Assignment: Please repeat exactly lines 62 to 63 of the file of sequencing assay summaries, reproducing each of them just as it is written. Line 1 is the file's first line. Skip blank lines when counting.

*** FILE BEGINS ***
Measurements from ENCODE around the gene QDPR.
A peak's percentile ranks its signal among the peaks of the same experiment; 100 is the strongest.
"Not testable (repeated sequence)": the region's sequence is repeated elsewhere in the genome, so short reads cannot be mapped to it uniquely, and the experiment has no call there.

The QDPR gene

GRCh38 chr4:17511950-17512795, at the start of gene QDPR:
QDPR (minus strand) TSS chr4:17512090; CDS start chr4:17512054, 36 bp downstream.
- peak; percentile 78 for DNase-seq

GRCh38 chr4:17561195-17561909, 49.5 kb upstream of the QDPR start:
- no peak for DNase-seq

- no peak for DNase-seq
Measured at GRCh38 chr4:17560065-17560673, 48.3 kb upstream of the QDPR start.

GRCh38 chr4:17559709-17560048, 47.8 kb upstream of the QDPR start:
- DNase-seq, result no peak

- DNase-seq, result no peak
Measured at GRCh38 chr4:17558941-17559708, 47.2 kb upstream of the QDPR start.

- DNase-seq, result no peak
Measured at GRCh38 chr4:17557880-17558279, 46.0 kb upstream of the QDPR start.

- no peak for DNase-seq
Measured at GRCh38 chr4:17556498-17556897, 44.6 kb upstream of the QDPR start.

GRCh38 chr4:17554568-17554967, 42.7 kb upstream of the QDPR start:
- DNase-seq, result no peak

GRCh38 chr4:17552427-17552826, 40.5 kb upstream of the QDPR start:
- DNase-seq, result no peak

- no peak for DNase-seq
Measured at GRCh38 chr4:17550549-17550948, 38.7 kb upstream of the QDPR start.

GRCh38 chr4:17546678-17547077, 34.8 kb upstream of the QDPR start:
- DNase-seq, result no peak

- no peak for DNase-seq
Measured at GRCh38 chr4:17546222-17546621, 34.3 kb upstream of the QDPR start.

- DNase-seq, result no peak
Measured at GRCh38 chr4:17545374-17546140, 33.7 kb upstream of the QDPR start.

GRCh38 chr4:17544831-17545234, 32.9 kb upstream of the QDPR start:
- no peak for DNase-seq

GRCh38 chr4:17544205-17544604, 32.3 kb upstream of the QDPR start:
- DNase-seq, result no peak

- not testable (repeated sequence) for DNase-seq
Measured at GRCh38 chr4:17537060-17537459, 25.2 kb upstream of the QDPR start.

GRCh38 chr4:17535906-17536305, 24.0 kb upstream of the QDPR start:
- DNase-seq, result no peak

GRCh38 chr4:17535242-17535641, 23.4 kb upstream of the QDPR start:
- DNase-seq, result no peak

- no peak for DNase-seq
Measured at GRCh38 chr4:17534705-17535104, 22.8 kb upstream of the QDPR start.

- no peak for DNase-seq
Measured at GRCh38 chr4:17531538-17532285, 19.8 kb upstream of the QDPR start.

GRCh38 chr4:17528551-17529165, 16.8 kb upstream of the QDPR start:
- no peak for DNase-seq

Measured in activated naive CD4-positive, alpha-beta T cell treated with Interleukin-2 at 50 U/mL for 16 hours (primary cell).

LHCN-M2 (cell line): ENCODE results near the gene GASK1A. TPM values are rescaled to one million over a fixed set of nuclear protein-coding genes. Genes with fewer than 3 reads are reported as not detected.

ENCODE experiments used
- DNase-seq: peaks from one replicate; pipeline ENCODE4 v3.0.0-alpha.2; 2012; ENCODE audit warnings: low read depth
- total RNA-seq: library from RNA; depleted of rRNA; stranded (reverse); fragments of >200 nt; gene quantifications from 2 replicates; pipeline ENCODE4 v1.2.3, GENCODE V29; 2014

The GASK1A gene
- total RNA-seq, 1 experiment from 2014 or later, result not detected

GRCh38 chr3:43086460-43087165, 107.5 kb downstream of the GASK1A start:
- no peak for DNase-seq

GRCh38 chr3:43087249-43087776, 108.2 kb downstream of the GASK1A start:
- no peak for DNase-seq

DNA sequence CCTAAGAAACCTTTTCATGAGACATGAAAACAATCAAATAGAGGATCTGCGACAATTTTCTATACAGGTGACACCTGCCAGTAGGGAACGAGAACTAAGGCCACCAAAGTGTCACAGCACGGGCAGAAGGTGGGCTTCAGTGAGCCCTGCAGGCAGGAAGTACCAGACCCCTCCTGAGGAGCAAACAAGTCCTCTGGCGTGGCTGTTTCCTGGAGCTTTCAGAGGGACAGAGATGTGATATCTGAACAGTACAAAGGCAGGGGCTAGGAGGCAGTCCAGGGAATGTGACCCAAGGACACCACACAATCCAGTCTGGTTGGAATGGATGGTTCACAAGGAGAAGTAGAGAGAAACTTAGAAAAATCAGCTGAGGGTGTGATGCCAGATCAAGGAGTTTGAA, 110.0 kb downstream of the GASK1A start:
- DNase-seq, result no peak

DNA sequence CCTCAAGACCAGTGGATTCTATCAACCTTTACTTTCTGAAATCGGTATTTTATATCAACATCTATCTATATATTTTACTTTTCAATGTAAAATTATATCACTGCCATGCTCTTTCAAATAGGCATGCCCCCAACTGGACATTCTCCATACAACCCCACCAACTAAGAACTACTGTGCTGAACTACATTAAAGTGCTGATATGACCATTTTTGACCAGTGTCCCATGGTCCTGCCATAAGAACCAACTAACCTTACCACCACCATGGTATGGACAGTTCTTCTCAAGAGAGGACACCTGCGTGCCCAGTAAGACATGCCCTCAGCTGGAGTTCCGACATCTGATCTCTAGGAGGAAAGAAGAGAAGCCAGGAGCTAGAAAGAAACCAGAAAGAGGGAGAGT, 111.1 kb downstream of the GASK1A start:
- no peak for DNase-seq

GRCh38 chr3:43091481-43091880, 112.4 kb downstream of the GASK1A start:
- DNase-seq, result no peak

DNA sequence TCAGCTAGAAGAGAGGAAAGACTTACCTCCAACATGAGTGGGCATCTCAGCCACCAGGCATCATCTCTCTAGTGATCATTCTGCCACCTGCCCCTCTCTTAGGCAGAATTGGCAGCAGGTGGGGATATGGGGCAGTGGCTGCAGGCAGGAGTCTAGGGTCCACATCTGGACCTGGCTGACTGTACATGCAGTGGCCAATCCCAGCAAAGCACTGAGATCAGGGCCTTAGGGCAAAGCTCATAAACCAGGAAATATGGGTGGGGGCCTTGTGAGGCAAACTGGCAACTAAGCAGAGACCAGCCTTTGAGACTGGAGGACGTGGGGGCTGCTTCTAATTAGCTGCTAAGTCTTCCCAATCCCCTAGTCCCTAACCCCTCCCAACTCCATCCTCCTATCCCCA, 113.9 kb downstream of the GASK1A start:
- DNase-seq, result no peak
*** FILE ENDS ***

- no peak for DNase-seq

GRCh38 chr3:43091481-43091880, 112.4 kb downstream of the GASK1A start: